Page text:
The calendar no longer supports the idea that exams are a distant event. There are only six full weeks remaining before the end of classes. In light of the seriousness of the time in the semester, this week's tips will focus on exam preparation.
- Stop fragmenting your efforts and refocus. If you have been coasting through class until now, stop. If you have been focusing on extracurricular activities to the exclusion of academics, stop. If you have been partying instead of studying, stop. You need to prioritize your efforts for studies now.
- Take responsibility for wherever you are in your studies. If you are in good shape, congratulate yourself and plan the next step before you are tempted to rest on your laurels. If your studying is in shambles, do not blame your present situation on your professors, study partners, family, or whomever comes to mind. Own it and move forward.
It’s happening here – another “brief” break!! Students, staff, and faculty are invited to the Cox Lounge, Thursday October 13, for a brief break from their computers and their books. We’ll have an assortment of Krispy Kreme doughnuts to choose from. So please join us anytime between 3:45 and 4:15 p.m. There will be a preview of Lawlapalooza featuring Dean Jim Chen. You don't want to miss it!
Taking the Legal Research exam on Saturday morning? Be sure to:
- Set out the items you may need before you go to bed tonight: bluebooks, pens, paper, snacks, water, Tylenol, watch, outline, sweatshirt, highlighter
- Set 2 alarms (and have someone call you)
- Have an alternate transportation plan in case of an emergency
- Get a good night sleep
- And most importantly - on the day of the exam, read the instructions and the call of the questions carefully! When the exam starts, take a deep breath, slow yourself down, and read the instructions.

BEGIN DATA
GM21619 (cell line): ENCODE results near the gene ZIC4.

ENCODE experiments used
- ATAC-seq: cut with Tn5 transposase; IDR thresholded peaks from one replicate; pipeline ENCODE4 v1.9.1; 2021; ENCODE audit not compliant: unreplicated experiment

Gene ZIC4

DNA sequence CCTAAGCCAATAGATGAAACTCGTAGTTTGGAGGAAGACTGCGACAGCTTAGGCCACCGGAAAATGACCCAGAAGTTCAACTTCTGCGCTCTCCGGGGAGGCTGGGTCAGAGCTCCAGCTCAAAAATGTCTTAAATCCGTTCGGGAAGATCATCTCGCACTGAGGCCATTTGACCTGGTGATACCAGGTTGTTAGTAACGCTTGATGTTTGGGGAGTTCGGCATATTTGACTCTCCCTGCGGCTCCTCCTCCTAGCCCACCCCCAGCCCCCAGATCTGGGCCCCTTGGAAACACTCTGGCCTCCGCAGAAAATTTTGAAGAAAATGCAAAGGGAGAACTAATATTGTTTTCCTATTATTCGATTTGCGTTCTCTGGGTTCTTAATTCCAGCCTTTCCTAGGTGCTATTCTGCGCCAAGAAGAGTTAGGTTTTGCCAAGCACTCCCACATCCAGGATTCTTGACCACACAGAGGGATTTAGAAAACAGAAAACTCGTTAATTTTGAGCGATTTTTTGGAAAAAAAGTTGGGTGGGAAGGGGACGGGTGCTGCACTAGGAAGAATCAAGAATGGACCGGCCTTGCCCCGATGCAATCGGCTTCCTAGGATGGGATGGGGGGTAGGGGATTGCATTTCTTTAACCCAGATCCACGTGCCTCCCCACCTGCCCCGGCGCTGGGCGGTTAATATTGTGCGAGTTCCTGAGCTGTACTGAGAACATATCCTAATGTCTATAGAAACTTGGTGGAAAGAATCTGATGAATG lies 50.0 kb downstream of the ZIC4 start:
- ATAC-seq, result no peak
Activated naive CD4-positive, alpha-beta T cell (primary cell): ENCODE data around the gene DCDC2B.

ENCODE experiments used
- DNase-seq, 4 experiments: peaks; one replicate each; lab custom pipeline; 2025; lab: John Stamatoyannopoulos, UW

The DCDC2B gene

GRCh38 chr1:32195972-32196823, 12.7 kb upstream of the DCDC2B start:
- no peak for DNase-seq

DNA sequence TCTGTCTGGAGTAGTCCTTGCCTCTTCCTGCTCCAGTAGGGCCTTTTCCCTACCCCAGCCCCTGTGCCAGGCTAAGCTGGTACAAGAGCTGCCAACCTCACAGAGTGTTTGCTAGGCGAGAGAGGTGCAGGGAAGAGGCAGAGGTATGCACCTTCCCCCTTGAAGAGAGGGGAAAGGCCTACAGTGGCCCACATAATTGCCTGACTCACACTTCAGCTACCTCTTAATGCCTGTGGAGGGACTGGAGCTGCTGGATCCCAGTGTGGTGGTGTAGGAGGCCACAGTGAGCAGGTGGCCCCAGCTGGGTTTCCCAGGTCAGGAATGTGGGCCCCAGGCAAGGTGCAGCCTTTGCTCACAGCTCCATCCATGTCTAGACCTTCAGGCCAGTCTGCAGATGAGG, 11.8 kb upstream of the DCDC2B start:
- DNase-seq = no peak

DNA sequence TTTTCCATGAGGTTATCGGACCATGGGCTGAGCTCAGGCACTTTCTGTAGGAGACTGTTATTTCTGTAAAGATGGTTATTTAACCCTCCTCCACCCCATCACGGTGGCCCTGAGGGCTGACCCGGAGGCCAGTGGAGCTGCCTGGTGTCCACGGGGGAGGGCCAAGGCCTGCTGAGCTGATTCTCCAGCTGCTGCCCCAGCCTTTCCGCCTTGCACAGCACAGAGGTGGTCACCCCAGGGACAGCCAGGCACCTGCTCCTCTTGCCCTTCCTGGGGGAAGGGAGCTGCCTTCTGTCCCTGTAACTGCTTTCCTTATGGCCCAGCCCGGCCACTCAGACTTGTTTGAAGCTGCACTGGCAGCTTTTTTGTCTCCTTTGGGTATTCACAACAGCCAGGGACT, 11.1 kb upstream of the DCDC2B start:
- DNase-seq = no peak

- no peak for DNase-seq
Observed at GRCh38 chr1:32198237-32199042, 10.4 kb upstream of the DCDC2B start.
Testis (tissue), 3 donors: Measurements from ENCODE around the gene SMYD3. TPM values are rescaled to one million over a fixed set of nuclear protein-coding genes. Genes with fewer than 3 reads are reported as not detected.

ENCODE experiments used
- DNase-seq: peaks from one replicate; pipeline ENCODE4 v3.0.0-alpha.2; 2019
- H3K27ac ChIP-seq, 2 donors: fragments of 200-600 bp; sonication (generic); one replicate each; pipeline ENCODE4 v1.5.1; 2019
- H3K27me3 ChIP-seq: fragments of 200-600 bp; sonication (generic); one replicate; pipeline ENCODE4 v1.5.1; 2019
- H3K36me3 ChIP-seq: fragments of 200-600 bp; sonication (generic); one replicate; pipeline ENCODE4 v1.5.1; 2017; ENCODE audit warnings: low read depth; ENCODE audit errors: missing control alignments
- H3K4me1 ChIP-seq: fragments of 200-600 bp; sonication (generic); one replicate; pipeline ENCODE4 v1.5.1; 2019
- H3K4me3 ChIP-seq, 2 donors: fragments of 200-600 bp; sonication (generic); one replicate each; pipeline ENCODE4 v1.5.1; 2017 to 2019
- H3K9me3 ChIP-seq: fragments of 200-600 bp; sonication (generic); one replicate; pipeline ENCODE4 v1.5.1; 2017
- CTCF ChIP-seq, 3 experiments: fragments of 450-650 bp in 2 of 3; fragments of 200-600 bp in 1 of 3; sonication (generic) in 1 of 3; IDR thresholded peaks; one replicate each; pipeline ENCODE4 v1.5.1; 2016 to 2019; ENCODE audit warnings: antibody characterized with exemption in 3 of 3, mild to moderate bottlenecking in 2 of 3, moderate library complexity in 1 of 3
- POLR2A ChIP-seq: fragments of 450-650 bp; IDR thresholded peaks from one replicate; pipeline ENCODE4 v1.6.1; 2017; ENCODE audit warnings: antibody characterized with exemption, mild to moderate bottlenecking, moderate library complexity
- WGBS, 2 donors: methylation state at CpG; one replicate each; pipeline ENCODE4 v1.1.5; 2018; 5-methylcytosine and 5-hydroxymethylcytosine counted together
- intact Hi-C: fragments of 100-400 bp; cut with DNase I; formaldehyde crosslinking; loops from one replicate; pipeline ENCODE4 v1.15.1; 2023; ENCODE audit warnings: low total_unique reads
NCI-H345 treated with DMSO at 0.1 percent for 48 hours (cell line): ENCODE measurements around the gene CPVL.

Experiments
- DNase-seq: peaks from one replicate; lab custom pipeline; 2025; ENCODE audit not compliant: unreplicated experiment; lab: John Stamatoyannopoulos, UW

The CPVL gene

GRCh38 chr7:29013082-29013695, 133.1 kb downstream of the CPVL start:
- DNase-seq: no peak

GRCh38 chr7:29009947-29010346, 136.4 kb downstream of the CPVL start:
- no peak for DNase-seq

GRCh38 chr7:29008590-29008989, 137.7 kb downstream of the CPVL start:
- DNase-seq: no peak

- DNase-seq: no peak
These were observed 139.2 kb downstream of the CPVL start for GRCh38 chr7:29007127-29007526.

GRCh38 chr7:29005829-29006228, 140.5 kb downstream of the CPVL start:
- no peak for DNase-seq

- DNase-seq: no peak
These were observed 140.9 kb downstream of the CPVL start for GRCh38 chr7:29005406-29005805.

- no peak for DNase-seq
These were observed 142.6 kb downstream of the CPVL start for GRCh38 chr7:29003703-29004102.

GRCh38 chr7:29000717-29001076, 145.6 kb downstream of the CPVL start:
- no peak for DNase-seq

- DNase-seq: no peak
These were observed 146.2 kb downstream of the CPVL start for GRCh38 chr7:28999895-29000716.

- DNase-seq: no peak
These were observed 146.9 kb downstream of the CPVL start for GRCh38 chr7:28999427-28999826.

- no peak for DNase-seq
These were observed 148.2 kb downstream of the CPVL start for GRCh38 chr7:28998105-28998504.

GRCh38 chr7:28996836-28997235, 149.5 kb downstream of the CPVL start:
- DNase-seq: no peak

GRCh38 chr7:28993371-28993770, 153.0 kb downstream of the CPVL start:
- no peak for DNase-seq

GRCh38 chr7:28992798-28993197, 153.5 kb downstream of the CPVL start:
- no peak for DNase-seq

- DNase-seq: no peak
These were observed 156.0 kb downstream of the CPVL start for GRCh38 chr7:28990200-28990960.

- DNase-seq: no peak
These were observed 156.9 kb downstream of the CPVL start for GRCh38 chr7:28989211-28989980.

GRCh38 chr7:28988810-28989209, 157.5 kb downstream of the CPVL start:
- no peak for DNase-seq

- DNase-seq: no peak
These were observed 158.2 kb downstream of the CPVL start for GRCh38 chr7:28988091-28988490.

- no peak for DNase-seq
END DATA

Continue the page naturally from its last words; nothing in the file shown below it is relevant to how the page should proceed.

TWO CENTURIES OF BLACK LOUISVILLE: A PHOTOGRAPHIC HISTORY
A Panel Discussion and Book Signing with the Authors
Don't miss the first program of this academic year's Diversity Forum Series on Thursday, October 6! It will focus on the new book Two Centuries of Black Louisville written by Dr. Blaine Hudson, Mervin Aubespin, and Ken Clay. There will be a book signing after the program and copies will be available for purchase from Butler Books.
A light lunch from Expressions of You will be available at 11:30 a.m.
This event is free and open to all.
If you are on top of your reading, but are clueless about some of the material, do not wait to take active measures to clear up your confusion.
- Go through your class notes and determine what specific questions you have about a particular topic.
- Write down your questions and where the reference is in your notes/casebook so that you can find the spot quickly if you need to refer back to it.
- Read a study aid to gain more understanding about the specific topic.
- Some learners clear up their confusion by outlining the material. By “pulling it together” for inclusion in an outline, the material is no longer abstract or confusing.
- If you still have questions, ask for help from your classmates or your professor.
- The more specific you can be about your questions, the easier it will be for someone to help you.
- Have your class notes/casebook with you when you ask for help so that you can show the person the material that is confusing you.